Aldien, Yasser Saed (2005) A study of hand-handle interactions and hand-arm biodynamic response to vibration. PhD thesis, Concordia University.
- Accepted Version
Hand-arm vibration syndrome (HAVS) is the term often used for the symptoms associated with prolonged occupational exposure to hand-arm vibration arising from hand-held power tools. The human hand and arm response to vibration has been widely investigated in terms of force-motion relationships at the hand-handle interface. Owing to the complex nature of the biological system, the reported data suggest inconsistent contributions due to various intrinsic and extrinsic factors. Furthermore, the injury risk posed by exposure to hand-tool vibration is strongly related to the hand-handle contact force. This dissertation research concerns with the study of hand-handle interactions under static and dynamic grasping of different handles, and characterization of hand-arm biodynamic response to vibration. The hand-handle interactions in static grasping task were characterized for various hand force combinations through measurement of interface pressure distributions using a flexible capacitive pressure sensing grid. The pressure peaks were assessed in view of known pressure discomfort threshold and sustained pressure values. The results suggest that pressure developed in the thenar eminence, when grasping a large size handle, could exceed the discomfort threshold. The hand-forces were defined in terms of independent grip and push forces, and hand-handle coupling and contact forces. The measured data were used to propose regression models for estimating contact force and interface peak pressure from directly measurable grip and push forces as a function of the handle size. The biodynamic responses of the human hand-arm system exposed to xh- and zh-axes vibration were characterized in terms of driving-point mechanical impedance and dissipated power. The experiments were designed to study the influences of various intrinsic and extrinsic factors, namely handle geometry, posture, magnitude and direction of vibration and hand forces. Both biodynamic responses were found to be better correlated with the coupling force below 200 Hz, and with the contact force at higher frequencies under zh-axis of vibration. Apart from the experimental observations, the high significance of majority of the main factors was supported by multi-factor ANOVA. The effects of handle size, and push and grip forces on the biodynamic responses of the human hand-arm exposed to vibration were observed to be more significant for the extended forearm posture than that for the bent-elbow posture. The effects were far more significant for the extended arm posture, which revealed considerably higher coupling with the vibrating handle.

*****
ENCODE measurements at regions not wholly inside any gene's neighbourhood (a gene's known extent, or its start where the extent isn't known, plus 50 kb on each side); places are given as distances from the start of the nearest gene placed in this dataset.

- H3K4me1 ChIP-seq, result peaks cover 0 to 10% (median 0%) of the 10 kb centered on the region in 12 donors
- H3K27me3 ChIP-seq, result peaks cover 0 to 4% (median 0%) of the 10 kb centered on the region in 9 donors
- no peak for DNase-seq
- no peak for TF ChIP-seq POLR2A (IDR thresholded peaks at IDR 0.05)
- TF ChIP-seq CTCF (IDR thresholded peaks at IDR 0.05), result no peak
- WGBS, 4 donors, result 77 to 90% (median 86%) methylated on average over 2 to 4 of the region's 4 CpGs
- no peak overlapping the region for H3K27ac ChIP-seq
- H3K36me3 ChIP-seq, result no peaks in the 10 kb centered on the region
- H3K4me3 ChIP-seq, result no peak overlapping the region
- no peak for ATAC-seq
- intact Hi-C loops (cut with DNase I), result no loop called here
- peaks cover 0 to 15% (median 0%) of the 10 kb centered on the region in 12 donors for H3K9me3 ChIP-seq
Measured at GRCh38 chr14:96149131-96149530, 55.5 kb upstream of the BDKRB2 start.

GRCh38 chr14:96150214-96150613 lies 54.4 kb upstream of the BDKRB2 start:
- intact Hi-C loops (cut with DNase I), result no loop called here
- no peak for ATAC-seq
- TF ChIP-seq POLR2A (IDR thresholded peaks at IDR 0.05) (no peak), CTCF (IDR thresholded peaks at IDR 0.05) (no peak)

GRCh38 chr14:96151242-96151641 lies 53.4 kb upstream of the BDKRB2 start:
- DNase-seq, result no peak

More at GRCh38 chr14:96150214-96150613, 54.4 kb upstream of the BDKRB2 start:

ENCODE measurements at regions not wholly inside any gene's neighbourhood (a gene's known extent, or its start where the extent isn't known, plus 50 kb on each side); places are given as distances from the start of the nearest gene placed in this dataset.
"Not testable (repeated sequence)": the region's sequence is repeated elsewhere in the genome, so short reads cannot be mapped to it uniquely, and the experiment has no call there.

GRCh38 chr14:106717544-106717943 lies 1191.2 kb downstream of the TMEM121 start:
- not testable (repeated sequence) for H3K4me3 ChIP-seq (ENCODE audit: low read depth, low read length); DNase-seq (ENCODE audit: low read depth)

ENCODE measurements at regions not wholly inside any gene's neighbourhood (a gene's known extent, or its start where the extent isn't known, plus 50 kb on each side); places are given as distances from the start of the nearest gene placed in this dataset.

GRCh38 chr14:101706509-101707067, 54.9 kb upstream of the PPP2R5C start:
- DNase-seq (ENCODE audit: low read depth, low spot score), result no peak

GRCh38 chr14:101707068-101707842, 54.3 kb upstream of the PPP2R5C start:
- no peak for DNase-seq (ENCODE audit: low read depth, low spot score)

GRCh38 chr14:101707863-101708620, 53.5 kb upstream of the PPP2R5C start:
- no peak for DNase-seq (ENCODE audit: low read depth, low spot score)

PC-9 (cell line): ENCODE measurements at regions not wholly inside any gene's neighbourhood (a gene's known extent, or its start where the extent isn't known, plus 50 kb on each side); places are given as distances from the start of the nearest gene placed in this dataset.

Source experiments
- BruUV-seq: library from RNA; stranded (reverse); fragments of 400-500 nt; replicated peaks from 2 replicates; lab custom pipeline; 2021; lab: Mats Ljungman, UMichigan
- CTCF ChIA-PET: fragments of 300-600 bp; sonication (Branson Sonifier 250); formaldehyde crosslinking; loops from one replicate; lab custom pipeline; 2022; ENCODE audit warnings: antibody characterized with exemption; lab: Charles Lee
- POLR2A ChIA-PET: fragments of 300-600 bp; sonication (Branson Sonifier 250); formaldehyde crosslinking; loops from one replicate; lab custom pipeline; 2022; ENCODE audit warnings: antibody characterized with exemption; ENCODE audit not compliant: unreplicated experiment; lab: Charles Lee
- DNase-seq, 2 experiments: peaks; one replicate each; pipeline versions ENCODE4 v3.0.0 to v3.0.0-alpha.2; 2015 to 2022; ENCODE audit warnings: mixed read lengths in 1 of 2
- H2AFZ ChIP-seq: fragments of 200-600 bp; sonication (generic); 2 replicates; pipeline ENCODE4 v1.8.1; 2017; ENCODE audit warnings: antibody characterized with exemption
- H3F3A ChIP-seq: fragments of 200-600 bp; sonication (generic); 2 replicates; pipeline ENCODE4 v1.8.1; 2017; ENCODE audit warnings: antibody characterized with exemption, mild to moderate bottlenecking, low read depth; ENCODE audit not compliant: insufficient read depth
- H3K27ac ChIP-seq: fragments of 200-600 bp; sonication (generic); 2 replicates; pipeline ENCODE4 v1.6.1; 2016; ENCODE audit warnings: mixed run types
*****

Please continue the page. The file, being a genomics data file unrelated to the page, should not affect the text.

|Divisions:||Concordia University > Faculty of Engineering and Computer Science > Mechanical and Industrial Engineering|
|Item Type:||Thesis (PhD)|
|Authors:||Aldien, Yasser Saed|
|Pagination:||xxv, 315 leaves : ill. ; 29 cm.|
|Degree Name:||Ph. D.|
|Program:||Mechanical and Industrial Engineering|
|Thesis Supervisor(s):||Rakheja, Subhash|
|Deposited By:||Concordia University Libraries|
|Deposited On:||18 Aug 2011 18:31|
|Last Modified:||18 Aug 2011 18:31|
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